The “Hidden” Gems of WaveForms 2015 – Part 2


In part 1 of this series I discussed 3 of the hidden gems of WaveForms 2015, including changing between tabs and windows, saving and opening a WaveForms workspace, and green arrows and gears. In this post I’ll continue uncovering some more of the hidden gems of WaveForms 2015.

Piece of Paper and Pencil Icon:

Another type of button that will open additional options is the piece of paper and pencil icon.

Both symbols with a paper and pencil open additional settings.

These will open either the parameters or properties windows. For example, in the Logic Analyzer, you see these windows when you add a communication protocol bus initially. But if you want to change the channels or adjust the settings later, just click on the piece of paper and pencil icon.

An example of the properties and parameters menus.

Plot Labels:

Plot labels are one of the things that you can add from the gear menu in the plot window. You can add a label of text anywhere in your plot window. This can be helpful for labeling specific points, such as the cutoff frequency, and labeling the actual data. This way when you export the image, the important points are right there on the plot!

Here I’ve added a MAX and Minimum label to the plot.

Plot Color:

This one is another handy option in the gear menu. Say you’re going to print the image, but boy does that high contrast black window use a lot of ink, simply change the plot color to light, and now it’s much more printable.

The light plot option.

If you change the plot window to light and you don’t feel the traces are clear enough you can also change the trace colors. Neat!

Clicking on the gear in the channel options allows you to change the trace color.

Now that you know about three more hidden gems, stay tuned to the blog for more of the hidden gems of WaveForms 2015. If you’d like to see them for yourself, WaveForms 2015 can be downloaded for free!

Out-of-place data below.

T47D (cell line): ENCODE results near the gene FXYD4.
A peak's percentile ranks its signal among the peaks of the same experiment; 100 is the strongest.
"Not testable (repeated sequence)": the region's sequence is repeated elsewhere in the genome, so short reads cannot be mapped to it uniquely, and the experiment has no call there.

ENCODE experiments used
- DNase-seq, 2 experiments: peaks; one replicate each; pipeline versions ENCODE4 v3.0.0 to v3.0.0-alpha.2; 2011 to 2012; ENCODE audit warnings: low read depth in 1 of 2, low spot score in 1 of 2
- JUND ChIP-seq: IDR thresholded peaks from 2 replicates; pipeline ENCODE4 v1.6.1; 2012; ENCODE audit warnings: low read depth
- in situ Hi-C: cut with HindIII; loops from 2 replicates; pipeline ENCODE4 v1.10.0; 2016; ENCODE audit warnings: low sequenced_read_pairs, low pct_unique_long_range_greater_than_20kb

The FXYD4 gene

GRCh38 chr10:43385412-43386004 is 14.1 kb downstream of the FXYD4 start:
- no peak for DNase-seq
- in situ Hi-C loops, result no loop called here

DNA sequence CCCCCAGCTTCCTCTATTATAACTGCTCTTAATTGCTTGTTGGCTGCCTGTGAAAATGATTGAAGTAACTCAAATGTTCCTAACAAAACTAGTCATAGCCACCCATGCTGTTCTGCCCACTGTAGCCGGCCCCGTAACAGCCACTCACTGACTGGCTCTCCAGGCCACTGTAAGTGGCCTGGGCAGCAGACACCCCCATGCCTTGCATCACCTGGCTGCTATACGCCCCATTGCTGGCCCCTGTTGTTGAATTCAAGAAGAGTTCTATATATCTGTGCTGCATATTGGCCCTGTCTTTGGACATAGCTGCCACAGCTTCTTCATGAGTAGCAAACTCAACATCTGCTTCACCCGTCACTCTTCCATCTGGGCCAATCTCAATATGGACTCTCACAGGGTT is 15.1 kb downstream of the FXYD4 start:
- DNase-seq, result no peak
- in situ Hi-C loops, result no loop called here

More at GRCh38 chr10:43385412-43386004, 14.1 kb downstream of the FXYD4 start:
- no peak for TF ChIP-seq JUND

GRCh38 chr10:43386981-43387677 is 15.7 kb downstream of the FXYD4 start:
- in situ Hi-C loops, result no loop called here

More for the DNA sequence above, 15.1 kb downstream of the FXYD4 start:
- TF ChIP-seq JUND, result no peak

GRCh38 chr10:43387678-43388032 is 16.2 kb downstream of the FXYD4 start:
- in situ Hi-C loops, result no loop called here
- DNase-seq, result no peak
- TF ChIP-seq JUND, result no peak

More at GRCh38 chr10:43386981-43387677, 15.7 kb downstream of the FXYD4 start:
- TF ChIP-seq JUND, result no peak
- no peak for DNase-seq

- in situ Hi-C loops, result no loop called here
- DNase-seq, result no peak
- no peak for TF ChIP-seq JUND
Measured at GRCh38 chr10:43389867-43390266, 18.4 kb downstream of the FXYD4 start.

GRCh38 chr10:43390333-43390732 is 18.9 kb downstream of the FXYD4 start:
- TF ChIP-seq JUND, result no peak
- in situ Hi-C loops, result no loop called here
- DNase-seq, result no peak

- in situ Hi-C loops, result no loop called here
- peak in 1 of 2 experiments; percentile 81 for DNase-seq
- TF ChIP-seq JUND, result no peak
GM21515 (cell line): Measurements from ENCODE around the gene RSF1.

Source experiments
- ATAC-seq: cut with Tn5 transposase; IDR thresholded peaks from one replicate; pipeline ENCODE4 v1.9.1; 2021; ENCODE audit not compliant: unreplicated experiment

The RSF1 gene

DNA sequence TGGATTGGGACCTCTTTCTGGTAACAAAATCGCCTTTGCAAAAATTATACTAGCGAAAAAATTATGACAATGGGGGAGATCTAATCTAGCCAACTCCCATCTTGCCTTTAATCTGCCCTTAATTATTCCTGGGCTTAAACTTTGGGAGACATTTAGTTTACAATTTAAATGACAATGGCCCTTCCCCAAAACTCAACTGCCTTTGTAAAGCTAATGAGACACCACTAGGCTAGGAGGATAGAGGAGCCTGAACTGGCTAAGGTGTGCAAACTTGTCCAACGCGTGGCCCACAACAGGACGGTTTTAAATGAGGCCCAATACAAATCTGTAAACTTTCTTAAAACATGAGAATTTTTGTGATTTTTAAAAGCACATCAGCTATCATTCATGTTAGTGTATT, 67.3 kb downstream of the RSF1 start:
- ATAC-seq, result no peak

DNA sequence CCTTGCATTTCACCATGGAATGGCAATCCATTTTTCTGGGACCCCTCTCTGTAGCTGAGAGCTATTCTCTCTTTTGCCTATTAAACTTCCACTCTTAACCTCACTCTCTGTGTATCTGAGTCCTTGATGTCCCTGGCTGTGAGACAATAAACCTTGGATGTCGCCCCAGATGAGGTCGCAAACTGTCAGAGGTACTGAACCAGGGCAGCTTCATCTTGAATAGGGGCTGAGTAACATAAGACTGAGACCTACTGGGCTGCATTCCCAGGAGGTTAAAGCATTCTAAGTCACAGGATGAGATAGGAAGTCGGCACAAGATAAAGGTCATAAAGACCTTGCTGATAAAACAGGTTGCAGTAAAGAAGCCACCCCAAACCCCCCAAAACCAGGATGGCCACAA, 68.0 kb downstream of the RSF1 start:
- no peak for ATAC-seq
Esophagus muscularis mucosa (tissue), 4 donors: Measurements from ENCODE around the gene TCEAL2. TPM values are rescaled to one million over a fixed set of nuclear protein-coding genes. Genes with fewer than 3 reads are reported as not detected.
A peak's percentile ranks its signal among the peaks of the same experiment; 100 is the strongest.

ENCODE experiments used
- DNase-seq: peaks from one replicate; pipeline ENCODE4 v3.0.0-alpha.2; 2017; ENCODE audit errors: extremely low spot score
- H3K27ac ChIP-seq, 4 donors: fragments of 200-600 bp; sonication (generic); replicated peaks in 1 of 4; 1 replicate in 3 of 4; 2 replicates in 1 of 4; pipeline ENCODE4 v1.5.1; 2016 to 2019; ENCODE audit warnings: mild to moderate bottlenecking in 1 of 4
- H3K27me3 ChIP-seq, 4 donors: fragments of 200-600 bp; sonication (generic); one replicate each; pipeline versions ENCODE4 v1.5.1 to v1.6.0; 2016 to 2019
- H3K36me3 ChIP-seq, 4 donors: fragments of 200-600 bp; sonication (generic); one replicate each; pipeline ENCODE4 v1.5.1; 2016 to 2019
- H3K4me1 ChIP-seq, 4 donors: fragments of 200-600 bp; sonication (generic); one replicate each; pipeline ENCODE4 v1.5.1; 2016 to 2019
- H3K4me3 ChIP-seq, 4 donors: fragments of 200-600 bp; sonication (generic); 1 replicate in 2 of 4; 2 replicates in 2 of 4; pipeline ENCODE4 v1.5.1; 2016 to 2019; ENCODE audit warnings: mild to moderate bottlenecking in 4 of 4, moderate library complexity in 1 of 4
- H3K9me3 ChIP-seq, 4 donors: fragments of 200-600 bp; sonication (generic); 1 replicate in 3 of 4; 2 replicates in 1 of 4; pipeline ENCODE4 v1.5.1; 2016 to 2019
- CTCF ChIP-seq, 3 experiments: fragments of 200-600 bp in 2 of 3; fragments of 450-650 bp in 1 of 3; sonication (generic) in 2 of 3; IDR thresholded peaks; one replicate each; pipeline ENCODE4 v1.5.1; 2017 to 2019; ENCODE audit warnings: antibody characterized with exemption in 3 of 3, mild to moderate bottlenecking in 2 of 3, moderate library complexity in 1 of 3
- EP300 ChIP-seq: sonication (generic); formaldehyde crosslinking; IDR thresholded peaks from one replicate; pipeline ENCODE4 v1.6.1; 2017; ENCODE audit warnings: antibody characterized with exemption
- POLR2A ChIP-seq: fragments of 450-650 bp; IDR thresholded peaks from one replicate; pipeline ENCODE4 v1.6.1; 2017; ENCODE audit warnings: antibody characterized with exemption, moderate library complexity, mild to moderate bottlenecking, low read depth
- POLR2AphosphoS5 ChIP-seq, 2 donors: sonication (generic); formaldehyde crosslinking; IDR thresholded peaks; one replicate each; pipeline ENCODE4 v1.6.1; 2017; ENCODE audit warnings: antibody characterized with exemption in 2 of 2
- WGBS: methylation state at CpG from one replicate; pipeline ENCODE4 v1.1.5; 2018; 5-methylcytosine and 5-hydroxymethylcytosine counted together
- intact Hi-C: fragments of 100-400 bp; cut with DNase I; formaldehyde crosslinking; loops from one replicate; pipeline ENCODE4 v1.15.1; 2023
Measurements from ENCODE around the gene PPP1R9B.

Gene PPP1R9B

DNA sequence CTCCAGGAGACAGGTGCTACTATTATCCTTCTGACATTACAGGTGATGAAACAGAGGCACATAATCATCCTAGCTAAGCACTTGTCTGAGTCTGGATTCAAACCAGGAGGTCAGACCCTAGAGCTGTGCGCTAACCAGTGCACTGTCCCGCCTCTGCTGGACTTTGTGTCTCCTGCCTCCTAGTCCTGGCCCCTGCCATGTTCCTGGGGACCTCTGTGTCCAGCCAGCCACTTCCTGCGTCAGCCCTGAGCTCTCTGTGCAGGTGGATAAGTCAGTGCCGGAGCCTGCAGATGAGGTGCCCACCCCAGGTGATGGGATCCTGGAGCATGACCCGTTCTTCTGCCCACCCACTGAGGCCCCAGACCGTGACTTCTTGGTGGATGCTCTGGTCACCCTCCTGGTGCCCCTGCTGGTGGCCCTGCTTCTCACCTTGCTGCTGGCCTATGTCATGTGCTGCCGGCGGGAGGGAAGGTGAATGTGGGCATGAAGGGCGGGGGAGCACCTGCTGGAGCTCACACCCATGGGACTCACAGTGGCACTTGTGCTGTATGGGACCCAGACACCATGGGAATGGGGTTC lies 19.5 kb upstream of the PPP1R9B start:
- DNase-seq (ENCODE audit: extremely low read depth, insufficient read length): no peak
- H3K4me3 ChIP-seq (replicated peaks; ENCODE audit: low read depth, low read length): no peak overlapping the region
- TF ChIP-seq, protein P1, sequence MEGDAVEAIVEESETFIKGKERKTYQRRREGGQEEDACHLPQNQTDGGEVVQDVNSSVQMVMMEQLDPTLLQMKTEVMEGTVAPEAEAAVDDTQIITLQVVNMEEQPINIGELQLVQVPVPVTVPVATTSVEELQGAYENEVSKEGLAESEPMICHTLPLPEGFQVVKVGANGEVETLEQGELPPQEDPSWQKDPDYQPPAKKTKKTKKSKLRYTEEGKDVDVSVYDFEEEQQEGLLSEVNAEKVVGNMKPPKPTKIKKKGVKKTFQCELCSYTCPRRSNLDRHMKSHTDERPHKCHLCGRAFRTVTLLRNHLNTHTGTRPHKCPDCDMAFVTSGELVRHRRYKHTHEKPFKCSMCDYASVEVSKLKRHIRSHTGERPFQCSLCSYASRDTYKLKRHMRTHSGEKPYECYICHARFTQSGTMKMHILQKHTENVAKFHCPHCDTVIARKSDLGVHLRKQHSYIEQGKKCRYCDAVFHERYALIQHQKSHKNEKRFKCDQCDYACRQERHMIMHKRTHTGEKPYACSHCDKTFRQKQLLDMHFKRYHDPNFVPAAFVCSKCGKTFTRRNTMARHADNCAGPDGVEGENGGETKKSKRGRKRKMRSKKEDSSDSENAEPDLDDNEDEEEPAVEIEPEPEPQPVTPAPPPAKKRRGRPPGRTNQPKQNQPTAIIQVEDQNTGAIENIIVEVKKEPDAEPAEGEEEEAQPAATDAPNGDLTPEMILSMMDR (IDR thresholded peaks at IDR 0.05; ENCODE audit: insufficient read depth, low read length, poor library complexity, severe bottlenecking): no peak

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When I started school I wasn’t interested in any of things I’m passionate about now. In fact originally I started out wanting to study art. But then I decided I didn’t want to have people telling me what to create, so I changed to music. Then I decided I didn’t want to ruin a hobby by making it my career. At the same time my Physics class was teaching a unit on the physics of music, and I thought that was way interesting, so I changed to physics. Then by the time physics was over I decided that the coolest part of physics was electricity and magnetism, and I may as well get a degree that transfers directly into a career. So while all this was happening, I was attending Shoreline Community College, and during that time I found my passion, or rather presented itself repeatedly, until I realized, maybe I should take a hint from the universe. While at community college, I was asked to help at the high school by tutoring chemistry students. Then I was asked to help at the elementary school by being a math Olympiad coach. I continued both because I found I really enjoyed it. I also had an opportunity, and was hired to be a tutor in the Math Learning Center at the Community College, a job I really loved. At the same time I was working as a Nanny, which I had been doing for several years, the main reason because I could and would answer the hard questions the kids asked honestly (i.e. why is the sky blue). I then was recommended by the patrons of the MLC to the transfer tutoring center (private tutoring,) and developed a wait list of students. Through all these opportunities at some point I realized that I loved watching people go from totally lost, to masters of a subject. I was also forced to admit that having all these opportunities continually renewed, I must have been somewhat good at it. So I decided I wanted to teach, which fits with my mission oriented personality. I saw a serious lack of passionate ECE professors in the institutions I attended. At WSU I continued this trend by being ask to TA for computer science and electrical engineering, being a TA for a total of 4 semesters. This continued by getting an amazing opportunity in my first semester at Washington State University to work at Digilent, an educational company. So even if I didn’t want to teach, turns out I can’t avoid it. Luckily it is my main passion.

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